Meet Thursday’s USC Editor!

Mateo Gutierrez, a junior majoring in journalism, shares his editing process and what motivates him as an editor.

Why did you choose to become an editor?

I was MJ last year for Annenberg Media, and I really enjoyed being in the Media Center and liked having that experience of being a writer and of a professional newsroom. I am somebody who wants to be a journalist as a career. So getting experience in the official newsroom like what Annenberg has was something I really want to do, and the fact I could do it here for Annenberg Media, like a publication I already worked for and kind of know what it is, I was interested in it.

Why be a USC editor specifically?

I thought out of all the different sections, I thought [the USC desk] was my strongest suit because I knew that I also wanted to work with MJs. I was MJ so I wanted to help younger people know what to do and be a mentor in some way.

What is your favorite part of being a USC editor?

My favorite part of it is just like being in the Media Center the whole day from 8am to 5pm, and talking with all the MJs, talking with all the other editors in the Halo, seeing friends [and] getting familiar with people. Everyone I work with is super nice and fun to hang out with and be with [and the] MJs, they’re super fun too. It feels like it’s like a day outside of school where I don’t have any school, classes [or] obligations. But I have my work that I actually enjoy doing for a long time.

How do you recognize what is or is not a good article?

When it comes to pitches, me and Kennedy, the other editor, will always look at pitches and we’ll think, will people want to read this? Is it important for people to know? Whenever we give a pitch or a story to someone, we have them make sure they’re clear on the angle they want to go into.  Once we get a draft back, we’ll edit it for grammar and maybe some sentence changes like word choice. But in terms of the bigger picture, like structure of an article, if we can tell that maybe the most important information isn’t like first, or maybe there’s too much background, or you’re missing details. Then we’ll talk with the writer and be like, you should get more of this, or you get more interviews. I will say I don’t think I’ve received an article yet that’s been a bad article.

How do you edit an article without removing the original author’s voice?

I know when I was an MJ I was always worried that my articles would not be my voice. So whenever we edit, I’ll always want to not rewrite completely, but maybe restructure some of the paragraphs. If certain paragraphs need rewrites, I would just leave a comment on the paragraph and say, Hey, could you rewrite this so it says something similar to this? And I explain why. I never want to fully edit a paragraph and make it my own writing.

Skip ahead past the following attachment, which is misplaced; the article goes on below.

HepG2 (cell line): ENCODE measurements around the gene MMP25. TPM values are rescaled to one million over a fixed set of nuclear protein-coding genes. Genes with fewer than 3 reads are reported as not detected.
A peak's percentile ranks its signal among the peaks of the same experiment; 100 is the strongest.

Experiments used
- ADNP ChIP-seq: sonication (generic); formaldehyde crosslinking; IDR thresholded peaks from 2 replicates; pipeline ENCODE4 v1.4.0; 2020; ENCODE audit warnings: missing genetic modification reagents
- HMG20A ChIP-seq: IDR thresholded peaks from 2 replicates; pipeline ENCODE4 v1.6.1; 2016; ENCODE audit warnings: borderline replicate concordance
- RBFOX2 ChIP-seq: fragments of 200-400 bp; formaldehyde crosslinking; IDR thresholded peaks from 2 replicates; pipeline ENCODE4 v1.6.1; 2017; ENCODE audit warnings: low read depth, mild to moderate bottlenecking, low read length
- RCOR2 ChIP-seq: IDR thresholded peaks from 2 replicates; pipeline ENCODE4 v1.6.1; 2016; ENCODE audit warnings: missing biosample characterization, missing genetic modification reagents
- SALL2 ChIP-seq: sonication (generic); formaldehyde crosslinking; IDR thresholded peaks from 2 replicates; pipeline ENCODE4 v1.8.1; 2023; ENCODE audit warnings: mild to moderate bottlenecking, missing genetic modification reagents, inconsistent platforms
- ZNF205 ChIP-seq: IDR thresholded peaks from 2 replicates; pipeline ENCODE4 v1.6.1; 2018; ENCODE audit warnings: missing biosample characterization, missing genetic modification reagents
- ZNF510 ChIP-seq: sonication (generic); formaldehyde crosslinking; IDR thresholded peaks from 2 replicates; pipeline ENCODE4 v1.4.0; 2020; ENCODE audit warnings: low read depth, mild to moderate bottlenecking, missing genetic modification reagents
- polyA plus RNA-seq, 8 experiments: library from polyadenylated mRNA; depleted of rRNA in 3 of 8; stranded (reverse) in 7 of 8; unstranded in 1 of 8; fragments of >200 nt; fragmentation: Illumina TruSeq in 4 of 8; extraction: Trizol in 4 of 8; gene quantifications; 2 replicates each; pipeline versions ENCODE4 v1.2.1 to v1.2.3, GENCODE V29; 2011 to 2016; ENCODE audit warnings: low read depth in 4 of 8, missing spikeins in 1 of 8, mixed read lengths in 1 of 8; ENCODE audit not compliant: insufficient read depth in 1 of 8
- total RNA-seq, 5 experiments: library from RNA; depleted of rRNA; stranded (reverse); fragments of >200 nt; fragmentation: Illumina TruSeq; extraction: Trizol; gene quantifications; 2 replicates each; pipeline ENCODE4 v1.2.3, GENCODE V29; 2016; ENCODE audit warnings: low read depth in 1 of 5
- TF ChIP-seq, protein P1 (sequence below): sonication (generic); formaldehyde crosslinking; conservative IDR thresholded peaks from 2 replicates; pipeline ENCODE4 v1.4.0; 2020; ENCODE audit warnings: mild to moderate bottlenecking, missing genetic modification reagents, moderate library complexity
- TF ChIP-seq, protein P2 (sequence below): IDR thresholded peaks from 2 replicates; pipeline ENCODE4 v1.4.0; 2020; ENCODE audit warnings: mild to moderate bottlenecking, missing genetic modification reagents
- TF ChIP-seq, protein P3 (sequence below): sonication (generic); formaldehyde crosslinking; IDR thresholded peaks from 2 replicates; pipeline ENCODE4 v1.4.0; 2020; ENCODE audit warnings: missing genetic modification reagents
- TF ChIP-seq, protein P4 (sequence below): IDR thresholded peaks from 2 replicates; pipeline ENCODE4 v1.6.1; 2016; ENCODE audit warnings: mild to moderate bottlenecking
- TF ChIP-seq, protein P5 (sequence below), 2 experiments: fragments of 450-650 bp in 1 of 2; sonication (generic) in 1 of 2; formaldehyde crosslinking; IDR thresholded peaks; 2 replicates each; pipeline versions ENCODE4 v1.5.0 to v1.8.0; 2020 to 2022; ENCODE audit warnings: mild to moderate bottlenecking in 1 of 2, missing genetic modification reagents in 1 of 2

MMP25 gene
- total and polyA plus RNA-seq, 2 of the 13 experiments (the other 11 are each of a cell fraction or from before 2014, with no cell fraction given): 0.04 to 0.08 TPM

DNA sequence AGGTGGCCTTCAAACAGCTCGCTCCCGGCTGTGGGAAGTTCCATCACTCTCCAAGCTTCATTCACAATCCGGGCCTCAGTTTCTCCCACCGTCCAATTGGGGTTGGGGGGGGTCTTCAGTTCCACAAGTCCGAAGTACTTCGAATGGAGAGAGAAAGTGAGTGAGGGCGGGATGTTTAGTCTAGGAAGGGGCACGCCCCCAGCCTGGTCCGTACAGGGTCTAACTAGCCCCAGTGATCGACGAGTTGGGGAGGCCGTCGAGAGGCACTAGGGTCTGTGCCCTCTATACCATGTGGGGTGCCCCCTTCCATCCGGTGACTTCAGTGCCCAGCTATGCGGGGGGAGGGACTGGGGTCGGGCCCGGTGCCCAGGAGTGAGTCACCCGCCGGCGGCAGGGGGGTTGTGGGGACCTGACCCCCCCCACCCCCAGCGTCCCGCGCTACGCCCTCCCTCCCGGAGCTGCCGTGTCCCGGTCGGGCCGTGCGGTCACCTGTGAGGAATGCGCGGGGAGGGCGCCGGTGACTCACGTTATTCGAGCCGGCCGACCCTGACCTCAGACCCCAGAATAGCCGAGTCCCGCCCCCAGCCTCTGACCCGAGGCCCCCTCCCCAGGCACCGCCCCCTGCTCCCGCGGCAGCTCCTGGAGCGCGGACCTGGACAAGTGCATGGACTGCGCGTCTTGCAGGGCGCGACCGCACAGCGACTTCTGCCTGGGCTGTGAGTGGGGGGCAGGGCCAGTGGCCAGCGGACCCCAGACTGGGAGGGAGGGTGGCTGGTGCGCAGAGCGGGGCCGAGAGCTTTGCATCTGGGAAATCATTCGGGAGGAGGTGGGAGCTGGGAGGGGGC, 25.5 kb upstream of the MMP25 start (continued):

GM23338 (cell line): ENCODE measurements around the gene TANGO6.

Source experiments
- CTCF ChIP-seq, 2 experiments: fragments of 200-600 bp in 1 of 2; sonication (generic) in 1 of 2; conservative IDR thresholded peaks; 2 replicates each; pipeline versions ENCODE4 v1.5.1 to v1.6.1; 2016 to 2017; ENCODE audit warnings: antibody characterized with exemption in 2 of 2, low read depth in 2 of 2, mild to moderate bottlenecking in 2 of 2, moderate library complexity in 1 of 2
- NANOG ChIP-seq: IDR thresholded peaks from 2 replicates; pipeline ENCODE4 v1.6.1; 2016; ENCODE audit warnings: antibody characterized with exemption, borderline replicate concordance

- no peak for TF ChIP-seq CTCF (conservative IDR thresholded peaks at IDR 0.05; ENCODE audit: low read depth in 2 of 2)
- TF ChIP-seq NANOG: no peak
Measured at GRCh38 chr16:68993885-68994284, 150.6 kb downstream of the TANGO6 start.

What are you hoping to do after school?

After I graduate, I want to go abroad to Europe for a couple months and venture around the world. I’m not somebody who’s looking to join the workforce or get a job right away. I want to explore a little bit and go to some places I haven’t seen. After that, I’d want to become a sports journalist in some way. I could see myself working for a big publication like ESPN or Bleacher Report, The Athletic or something. I’m just definitely someone who really loves sports and really loves writing.

What can Annenberg Media do to better engage the surrounding community?

Something that I do think we could work on [is] reading different types of newspapers that aren’t the LA Times, or USC publications. I think that we could do a better job at reading smaller publications like LA Taco, or about the communities around us like Exposition Park or South LA and get more stories from that area, because there’s a lot that goes on over there that we don’t really report on too much.

What advice would you give to someone who is looking to become an editor?

Definitely become an editor just because it’s really fun. And it’s a really interesting experience to be an editor instead of a writer, especially if you’ve been around here for a long time. It’s cool to be on the other side of it. It opens your eyes to a lot of different styles of writing and it could help you improve your own writing.

What would you ask other USC editors?

What motivates you to wake up that early and come to the Media Center? Because I will say a lot of times I’ll wake up at seven, I’ll be in bed and I’m like, I really don’t want to get out of bed, it’s way too early. But for me, I love working here. I love coming in at eight and getting coffee from Illy. The whole routine that we have as editors in the Media Center, I love it personally.